Why are the ceramic arts important in Savannah?
They are important because this is the environment that we live in, and we want to reach each individual, even those who may not want to make things in clay. As artists, we need to educate people on our craft, so that they will appreciate it and want to own it to use in their daily routines. It’s a continuous circle; if those people are owning and appreciating our things, it keeps us motivated to create, so that we can pay our bills and make a living.
As an educator, what is the most important aspect of clay that you want to impart to your students?
We all have to remember that the one quality you need with clay is patience. I reinstill in my students all the time that you have to be patient with yourself. Clay is a very step oriented process, and there can be bumps and bruises along the way. This is something which new students coming into the studio may not realize. They believe they can just make something one day, and the next time they visit, it will be waiting for them to take home and use, but that's not the case. Learning the patience and steps/stages of the craft is the key.
When you consider a space for installing your work, what are your thought processes and how do you envision displaying your work?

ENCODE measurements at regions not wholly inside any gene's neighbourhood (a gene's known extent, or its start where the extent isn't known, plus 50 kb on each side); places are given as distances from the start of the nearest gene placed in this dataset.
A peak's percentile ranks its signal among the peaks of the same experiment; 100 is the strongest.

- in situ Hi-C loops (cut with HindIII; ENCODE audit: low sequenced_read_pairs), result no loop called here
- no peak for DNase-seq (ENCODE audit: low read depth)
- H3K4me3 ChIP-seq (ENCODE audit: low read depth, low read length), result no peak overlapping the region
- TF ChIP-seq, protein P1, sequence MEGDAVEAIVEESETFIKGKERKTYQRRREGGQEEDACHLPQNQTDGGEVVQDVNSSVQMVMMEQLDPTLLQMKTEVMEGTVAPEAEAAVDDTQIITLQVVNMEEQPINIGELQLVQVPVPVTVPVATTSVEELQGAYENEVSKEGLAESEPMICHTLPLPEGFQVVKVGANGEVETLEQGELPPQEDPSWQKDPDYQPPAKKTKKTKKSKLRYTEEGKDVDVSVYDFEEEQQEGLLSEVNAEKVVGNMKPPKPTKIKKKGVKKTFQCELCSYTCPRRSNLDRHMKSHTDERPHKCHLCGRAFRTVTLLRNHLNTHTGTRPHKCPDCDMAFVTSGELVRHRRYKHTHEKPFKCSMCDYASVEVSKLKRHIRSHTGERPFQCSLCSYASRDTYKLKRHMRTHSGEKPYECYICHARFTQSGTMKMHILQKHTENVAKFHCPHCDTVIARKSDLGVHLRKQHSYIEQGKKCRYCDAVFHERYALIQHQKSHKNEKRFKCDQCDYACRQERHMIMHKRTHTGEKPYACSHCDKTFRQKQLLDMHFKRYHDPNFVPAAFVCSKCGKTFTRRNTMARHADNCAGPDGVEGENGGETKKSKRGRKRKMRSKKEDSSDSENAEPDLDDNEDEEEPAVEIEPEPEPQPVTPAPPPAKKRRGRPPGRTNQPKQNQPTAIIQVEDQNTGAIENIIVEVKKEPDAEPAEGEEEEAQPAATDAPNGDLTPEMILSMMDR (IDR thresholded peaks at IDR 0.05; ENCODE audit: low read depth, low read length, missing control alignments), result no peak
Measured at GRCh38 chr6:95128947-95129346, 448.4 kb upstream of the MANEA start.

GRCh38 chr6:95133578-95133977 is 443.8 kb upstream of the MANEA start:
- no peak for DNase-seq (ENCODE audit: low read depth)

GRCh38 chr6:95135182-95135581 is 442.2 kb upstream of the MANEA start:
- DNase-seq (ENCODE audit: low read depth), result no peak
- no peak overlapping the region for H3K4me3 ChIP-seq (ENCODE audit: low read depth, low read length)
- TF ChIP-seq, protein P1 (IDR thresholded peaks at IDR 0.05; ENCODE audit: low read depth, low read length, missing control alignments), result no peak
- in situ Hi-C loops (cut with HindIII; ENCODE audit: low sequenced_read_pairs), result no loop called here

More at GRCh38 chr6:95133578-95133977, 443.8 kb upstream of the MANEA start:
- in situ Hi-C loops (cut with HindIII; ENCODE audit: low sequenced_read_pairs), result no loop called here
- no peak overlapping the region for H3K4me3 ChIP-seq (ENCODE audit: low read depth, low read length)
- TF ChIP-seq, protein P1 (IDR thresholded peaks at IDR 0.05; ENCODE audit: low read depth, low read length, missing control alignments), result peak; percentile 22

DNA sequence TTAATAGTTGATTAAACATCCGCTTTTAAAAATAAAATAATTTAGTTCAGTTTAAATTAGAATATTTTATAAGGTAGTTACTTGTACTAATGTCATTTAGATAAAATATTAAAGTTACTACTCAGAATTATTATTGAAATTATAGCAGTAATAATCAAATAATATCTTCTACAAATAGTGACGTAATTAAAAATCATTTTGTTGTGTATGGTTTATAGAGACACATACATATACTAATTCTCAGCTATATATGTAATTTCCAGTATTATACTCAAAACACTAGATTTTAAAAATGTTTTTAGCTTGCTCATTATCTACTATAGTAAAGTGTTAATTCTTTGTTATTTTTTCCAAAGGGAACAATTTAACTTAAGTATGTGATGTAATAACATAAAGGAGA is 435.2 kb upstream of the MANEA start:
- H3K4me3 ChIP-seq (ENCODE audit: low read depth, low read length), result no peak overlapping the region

There’s the vision, and then there’s the reality. So I try to blend the two. I’m constantly having to rethink my tactic towards installing for reality. For instance at one gallery, I wanted to show my work on the walls, but they didn’t allow nails in the wall–everything was hung by crown molding. It didn’t stop me from making work that was going to go on the wall, but I had to rethink how I was going to make those pieces, so they could be suspended from a wire. Like a picture, but still be three dimensional sculptures hanging on the wall.
How do you make a living in clay?
I make my living off of teaching classes. I think you can make a living as an artist or being an instructor, but it all depends on what path you want to go down. It’s hard work in each of those avenues, but you have to decide what makes you the happiest. I work a full 8 hours a day teaching at the studio, and I have to supplement my extra time making in the studio. I could make my living as a pottery artist, but in order to do that, I would lose some aspects of quality in my style of work, and I don’t want to let that go. So when making my work, I’m making it for myself; so that even if it never sells, I’m happy with it being in my life and handed down to my family. So I make my work for myself, and if I can sell it, great; but I’ve chosen to make my living from educating others.
How do you price your work?
Pricing is really, really hard, and I struggle with it, but the end result is that I price my work at market value. I know that my prices should be double what they are according to the cost and time it takes to make, but at the same time, if I want to make room for more pieces in my life, I’ve gotta let go. Some of my mugs and bowls are $28, but a teapot is somewhere like $150.
Let’s talk about your craftsmanship/attention to detail? What’s the driving force behind your method of making? How do you accept things that don’t work out in the kiln?